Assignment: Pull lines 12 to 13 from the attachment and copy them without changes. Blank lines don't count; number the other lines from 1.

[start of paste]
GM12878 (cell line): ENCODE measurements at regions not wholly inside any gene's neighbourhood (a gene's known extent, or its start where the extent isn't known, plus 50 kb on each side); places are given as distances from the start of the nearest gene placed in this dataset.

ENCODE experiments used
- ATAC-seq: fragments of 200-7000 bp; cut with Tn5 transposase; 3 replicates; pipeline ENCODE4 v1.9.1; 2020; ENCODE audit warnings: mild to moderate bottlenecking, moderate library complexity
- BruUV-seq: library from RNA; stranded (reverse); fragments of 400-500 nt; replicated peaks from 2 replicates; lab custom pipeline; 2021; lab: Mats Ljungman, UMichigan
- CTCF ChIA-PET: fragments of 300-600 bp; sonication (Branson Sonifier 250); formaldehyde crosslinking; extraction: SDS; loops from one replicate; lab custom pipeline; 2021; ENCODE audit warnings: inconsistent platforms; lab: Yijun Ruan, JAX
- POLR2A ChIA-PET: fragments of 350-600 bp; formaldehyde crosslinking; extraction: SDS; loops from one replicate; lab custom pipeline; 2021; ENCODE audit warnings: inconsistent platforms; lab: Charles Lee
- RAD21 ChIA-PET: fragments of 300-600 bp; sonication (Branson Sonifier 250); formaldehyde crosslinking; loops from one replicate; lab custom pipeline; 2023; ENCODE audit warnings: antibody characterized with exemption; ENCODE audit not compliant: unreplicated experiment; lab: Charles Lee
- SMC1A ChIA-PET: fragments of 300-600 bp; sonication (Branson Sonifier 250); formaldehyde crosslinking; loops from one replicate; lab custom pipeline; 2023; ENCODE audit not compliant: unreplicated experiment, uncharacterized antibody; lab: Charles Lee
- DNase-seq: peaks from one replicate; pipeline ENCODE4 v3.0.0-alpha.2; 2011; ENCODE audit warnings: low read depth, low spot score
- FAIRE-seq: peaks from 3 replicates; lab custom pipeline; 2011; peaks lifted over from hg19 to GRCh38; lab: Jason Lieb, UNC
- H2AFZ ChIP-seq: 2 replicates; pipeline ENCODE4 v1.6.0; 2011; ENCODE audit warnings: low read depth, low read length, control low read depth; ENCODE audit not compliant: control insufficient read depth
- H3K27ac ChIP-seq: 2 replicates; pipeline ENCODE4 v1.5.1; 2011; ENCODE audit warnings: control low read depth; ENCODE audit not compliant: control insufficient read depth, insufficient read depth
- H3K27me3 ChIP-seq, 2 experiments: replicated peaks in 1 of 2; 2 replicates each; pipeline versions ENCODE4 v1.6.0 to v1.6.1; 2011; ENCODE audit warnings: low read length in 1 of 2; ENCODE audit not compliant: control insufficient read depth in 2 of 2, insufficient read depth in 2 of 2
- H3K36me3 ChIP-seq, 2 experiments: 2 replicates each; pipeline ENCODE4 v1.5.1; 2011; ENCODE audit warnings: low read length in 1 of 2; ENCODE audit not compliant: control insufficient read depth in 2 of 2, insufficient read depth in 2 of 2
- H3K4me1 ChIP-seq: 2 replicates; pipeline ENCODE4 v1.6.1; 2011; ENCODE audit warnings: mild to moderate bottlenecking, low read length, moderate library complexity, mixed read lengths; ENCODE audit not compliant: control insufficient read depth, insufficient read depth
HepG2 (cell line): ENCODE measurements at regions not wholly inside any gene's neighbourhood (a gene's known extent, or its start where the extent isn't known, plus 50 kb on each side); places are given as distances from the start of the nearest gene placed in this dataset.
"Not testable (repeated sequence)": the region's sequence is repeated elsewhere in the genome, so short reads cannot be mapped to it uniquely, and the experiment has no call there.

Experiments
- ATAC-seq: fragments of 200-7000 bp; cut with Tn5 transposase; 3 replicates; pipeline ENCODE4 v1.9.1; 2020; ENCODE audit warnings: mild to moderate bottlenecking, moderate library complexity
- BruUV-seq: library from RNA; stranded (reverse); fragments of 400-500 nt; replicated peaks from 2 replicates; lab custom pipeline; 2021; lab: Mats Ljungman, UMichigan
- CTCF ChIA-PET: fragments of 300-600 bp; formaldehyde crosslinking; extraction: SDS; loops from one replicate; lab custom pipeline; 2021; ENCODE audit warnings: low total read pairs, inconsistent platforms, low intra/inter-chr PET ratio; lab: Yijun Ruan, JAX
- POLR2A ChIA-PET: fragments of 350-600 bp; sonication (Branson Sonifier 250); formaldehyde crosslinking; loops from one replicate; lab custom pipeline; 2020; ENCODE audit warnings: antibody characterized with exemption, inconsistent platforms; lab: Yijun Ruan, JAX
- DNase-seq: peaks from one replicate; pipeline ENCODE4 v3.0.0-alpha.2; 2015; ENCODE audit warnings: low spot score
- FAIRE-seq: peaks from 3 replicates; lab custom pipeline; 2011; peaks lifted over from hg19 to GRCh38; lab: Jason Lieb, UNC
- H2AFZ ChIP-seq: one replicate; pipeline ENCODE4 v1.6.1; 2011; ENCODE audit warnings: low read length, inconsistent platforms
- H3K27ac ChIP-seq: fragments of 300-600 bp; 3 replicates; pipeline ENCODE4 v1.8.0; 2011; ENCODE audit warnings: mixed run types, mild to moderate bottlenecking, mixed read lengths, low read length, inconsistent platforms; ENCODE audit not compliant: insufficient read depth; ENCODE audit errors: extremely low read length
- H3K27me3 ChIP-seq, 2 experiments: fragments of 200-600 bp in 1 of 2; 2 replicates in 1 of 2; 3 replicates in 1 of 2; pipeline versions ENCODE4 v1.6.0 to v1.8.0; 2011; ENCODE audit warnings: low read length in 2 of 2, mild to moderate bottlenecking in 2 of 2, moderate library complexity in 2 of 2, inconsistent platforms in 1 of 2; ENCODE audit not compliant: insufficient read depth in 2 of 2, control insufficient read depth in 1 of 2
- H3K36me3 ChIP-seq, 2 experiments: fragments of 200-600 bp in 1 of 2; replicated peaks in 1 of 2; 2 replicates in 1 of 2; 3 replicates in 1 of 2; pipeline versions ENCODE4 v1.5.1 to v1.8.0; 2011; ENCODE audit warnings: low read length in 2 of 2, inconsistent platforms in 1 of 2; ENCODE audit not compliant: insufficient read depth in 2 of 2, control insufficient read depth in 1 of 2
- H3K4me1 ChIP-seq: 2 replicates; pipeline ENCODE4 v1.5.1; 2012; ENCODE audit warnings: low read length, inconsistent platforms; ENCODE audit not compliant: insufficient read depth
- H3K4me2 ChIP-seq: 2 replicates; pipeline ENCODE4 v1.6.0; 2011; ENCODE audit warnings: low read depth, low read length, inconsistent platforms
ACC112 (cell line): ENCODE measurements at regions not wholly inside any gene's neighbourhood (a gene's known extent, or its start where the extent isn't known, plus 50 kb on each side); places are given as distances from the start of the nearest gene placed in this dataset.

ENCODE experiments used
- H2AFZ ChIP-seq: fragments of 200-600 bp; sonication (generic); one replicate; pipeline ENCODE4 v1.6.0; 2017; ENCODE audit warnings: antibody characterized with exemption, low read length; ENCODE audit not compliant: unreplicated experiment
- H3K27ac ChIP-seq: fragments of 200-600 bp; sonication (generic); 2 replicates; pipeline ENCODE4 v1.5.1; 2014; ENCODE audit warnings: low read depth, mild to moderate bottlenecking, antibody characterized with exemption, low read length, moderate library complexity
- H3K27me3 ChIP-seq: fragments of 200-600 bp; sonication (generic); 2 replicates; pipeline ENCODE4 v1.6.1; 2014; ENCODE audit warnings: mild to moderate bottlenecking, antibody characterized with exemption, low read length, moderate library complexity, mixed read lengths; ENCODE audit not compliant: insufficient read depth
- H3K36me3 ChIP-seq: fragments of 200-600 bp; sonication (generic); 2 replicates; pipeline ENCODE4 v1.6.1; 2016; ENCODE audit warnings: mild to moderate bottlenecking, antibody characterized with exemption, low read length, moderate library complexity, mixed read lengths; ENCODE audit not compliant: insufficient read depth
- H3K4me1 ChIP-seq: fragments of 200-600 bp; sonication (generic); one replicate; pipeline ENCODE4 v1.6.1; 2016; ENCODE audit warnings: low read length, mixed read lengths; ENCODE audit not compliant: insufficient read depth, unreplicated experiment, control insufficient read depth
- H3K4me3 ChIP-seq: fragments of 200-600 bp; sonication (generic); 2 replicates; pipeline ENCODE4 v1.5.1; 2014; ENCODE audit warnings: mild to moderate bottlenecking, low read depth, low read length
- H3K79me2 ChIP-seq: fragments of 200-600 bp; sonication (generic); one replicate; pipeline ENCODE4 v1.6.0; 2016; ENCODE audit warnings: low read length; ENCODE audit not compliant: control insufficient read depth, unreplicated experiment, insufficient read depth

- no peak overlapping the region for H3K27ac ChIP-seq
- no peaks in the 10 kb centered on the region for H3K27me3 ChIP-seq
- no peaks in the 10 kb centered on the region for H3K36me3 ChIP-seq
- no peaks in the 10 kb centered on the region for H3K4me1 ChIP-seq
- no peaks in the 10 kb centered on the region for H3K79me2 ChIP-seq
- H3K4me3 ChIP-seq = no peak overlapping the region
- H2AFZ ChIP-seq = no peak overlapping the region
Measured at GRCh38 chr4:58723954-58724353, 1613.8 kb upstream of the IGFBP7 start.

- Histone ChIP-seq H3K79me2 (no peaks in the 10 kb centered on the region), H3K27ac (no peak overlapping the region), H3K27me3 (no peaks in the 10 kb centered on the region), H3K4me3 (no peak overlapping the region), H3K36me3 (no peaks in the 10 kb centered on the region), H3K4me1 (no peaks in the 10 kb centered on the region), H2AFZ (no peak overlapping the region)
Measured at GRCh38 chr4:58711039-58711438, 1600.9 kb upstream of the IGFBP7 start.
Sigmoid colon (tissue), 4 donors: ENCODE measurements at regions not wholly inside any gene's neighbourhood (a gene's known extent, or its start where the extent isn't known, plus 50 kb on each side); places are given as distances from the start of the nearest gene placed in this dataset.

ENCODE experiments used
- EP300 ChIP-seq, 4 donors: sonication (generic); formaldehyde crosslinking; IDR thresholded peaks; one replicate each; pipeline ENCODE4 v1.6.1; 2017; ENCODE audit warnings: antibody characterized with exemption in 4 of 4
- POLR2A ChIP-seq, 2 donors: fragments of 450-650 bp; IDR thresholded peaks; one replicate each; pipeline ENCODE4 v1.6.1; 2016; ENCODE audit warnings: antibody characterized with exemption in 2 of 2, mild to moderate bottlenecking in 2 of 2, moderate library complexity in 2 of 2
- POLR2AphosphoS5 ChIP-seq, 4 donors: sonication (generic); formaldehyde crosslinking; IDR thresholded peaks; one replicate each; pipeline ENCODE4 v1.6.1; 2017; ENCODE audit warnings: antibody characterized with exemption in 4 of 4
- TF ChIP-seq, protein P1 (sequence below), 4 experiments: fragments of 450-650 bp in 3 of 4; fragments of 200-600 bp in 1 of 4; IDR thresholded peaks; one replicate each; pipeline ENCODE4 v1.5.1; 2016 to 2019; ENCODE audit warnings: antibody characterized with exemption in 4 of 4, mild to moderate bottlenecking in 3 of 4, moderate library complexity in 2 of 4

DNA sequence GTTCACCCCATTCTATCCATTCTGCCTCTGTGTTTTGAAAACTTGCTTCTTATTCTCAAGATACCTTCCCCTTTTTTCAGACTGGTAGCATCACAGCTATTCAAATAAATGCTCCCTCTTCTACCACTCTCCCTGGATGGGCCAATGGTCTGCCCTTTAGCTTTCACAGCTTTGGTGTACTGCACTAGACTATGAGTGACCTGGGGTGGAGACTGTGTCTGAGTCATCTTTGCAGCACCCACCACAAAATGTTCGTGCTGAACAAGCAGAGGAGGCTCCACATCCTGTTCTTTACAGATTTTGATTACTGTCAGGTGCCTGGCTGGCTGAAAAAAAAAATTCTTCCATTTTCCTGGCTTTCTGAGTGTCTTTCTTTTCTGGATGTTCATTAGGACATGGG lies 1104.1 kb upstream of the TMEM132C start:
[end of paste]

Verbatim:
- H3K27ac ChIP-seq: 2 replicates; pipeline ENCODE4 v1.5.1; 2011; ENCODE audit warnings: control low read depth; ENCODE audit not compliant: control insufficient read depth, insufficient read depth
- H3K27me3 ChIP-seq, 2 experiments: replicated peaks in 1 of 2; 2 replicates each; pipeline versions ENCODE4 v1.6.0 to v1.6.1; 2011; ENCODE audit warnings: low read length in 1 of 2; ENCODE audit not compliant: control insufficient read depth in 2 of 2, insufficient read depth in 2 of 2